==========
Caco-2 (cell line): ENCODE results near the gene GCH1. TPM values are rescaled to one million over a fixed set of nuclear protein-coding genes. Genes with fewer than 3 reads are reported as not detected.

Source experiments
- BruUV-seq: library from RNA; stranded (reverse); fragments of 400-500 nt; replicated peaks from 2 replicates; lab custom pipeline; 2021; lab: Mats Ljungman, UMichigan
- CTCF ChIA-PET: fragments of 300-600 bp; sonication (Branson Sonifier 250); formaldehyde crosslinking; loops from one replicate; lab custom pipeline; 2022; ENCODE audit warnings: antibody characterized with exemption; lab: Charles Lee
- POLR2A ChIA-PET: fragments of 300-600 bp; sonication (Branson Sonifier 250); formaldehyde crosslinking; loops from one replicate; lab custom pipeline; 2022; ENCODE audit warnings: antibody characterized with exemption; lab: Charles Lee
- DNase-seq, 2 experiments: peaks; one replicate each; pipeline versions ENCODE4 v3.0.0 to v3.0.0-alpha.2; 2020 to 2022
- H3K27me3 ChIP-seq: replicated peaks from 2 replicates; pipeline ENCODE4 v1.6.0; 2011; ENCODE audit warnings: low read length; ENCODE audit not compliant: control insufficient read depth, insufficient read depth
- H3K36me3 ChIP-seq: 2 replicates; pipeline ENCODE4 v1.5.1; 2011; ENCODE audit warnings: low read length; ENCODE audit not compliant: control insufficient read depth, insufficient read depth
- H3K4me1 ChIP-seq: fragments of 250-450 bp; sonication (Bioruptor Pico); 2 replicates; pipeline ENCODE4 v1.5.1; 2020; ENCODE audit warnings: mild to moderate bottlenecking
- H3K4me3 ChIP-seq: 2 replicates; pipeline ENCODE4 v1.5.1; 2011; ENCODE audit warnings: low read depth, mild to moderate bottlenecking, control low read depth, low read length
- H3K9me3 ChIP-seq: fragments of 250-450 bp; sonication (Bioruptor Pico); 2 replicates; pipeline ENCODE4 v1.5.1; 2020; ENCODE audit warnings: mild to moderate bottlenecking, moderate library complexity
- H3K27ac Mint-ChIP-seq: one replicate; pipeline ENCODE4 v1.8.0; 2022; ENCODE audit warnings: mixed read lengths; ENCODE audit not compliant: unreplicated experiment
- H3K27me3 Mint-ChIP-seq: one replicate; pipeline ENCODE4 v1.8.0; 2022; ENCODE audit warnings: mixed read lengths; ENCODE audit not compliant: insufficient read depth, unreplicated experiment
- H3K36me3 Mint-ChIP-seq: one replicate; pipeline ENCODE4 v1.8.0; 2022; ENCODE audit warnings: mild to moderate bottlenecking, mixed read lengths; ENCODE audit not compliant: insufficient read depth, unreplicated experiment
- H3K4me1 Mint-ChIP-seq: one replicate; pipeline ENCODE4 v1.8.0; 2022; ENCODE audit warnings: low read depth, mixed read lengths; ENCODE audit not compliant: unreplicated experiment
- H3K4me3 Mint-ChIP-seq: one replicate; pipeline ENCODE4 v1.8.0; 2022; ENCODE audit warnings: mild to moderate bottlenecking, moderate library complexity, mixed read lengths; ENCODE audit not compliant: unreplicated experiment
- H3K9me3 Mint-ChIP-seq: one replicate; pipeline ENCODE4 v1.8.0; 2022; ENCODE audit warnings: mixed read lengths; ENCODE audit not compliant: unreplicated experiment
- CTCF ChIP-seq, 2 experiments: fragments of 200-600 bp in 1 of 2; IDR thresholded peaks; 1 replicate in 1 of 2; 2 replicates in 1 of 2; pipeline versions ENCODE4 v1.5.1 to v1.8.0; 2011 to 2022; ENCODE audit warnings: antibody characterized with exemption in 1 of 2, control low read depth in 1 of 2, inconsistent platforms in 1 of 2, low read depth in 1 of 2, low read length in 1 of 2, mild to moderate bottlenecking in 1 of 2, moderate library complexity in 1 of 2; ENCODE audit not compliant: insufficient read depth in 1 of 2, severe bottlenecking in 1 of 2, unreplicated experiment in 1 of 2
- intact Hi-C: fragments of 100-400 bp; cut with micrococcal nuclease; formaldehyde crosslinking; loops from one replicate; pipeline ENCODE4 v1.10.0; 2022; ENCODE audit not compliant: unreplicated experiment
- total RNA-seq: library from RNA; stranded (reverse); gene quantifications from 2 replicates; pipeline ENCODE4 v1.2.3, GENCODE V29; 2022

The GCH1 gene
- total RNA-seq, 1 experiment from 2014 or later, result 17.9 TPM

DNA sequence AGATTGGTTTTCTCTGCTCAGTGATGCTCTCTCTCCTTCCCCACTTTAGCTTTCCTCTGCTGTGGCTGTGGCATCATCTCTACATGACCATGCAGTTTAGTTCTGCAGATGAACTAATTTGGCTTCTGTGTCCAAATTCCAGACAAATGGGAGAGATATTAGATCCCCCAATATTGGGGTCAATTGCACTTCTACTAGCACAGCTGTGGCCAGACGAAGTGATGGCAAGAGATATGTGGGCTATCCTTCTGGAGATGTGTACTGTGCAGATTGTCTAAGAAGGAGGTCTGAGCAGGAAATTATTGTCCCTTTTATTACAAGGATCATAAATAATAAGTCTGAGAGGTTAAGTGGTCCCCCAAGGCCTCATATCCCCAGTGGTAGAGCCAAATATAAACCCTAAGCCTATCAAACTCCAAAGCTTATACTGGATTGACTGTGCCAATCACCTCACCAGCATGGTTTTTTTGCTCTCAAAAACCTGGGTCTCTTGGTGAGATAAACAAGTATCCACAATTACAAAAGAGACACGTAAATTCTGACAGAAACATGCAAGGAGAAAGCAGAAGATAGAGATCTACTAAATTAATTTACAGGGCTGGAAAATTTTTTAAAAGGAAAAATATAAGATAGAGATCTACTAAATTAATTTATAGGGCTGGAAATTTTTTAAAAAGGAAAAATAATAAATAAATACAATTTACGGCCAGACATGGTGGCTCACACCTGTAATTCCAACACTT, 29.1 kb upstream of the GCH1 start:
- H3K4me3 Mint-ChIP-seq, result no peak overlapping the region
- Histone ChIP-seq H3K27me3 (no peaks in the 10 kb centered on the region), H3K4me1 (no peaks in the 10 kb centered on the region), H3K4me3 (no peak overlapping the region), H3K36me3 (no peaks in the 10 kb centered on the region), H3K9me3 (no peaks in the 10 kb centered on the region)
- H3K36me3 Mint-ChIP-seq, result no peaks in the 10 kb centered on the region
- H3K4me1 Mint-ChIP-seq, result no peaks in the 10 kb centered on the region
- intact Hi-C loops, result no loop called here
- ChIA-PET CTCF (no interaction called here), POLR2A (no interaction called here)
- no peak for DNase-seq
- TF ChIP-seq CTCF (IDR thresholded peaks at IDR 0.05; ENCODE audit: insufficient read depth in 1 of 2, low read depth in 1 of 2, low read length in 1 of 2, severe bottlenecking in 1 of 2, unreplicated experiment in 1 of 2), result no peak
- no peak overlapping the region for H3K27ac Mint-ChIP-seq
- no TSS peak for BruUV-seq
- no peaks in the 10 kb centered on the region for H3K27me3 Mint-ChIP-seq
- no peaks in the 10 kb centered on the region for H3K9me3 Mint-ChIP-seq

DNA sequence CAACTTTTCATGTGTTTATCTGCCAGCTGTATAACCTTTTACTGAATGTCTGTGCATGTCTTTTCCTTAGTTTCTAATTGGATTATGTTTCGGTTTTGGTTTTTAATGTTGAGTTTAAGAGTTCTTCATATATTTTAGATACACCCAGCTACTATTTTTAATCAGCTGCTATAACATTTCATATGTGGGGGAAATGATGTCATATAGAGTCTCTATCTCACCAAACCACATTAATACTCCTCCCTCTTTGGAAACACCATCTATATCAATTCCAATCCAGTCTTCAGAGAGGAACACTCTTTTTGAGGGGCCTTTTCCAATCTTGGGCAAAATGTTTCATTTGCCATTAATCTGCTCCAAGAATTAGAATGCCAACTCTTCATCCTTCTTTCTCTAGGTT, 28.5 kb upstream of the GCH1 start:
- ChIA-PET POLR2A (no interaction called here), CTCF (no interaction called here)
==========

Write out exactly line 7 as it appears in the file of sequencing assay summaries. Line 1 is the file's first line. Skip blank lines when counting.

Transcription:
- H3K27me3 ChIP-seq: replicated peaks from 2 replicates; pipeline ENCODE4 v1.6.0; 2011; ENCODE audit warnings: low read length; ENCODE audit not compliant: control insufficient read depth, insufficient read depth